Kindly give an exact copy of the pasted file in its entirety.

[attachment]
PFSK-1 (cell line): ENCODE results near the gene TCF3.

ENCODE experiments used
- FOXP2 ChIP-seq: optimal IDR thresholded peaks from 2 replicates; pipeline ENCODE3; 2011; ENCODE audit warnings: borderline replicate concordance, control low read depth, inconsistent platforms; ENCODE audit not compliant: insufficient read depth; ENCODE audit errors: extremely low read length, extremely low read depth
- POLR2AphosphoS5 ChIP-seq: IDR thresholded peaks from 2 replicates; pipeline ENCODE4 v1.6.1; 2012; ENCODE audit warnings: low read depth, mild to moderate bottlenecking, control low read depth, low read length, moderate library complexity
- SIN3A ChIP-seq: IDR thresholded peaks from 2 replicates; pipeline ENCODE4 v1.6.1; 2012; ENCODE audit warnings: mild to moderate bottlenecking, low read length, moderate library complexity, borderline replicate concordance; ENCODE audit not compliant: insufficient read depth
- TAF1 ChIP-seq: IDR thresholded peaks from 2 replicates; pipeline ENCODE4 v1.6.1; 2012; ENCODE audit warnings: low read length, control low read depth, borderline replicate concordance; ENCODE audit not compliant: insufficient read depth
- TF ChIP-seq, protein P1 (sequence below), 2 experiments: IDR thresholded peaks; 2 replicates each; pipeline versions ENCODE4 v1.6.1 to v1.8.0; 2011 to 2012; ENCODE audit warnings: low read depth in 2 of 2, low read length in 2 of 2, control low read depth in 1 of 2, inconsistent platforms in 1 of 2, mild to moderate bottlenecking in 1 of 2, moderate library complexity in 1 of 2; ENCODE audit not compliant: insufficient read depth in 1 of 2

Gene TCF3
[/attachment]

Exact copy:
PFSK-1 (cell line): ENCODE results near the gene TCF3.

ENCODE experiments used
- FOXP2 ChIP-seq: optimal IDR thresholded peaks from 2 replicates; pipeline ENCODE3; 2011; ENCODE audit warnings: borderline replicate concordance, control low read depth, inconsistent platforms; ENCODE audit not compliant: insufficient read depth; ENCODE audit errors: extremely low read length, extremely low read depth
- POLR2AphosphoS5 ChIP-seq: IDR thresholded peaks from 2 replicates; pipeline ENCODE4 v1.6.1; 2012; ENCODE audit warnings: low read depth, mild to moderate bottlenecking, control low read depth, low read length, moderate library complexity
- SIN3A ChIP-seq: IDR thresholded peaks from 2 replicates; pipeline ENCODE4 v1.6.1; 2012; ENCODE audit warnings: mild to moderate bottlenecking, low read length, moderate library complexity, borderline replicate concordance; ENCODE audit not compliant: insufficient read depth
- TAF1 ChIP-seq: IDR thresholded peaks from 2 replicates; pipeline ENCODE4 v1.6.1; 2012; ENCODE audit warnings: low read length, control low read depth, borderline replicate concordance; ENCODE audit not compliant: insufficient read depth
- TF ChIP-seq, protein P1 (sequence below), 2 experiments: IDR thresholded peaks; 2 replicates each; pipeline versions ENCODE4 v1.6.1 to v1.8.0; 2011 to 2012; ENCODE audit warnings: low read depth in 2 of 2, low read length in 2 of 2, control low read depth in 1 of 2, inconsistent platforms in 1 of 2, mild to moderate bottlenecking in 1 of 2, moderate library complexity in 1 of 2; ENCODE audit not compliant: insufficient read depth in 1 of 2

Gene TCF3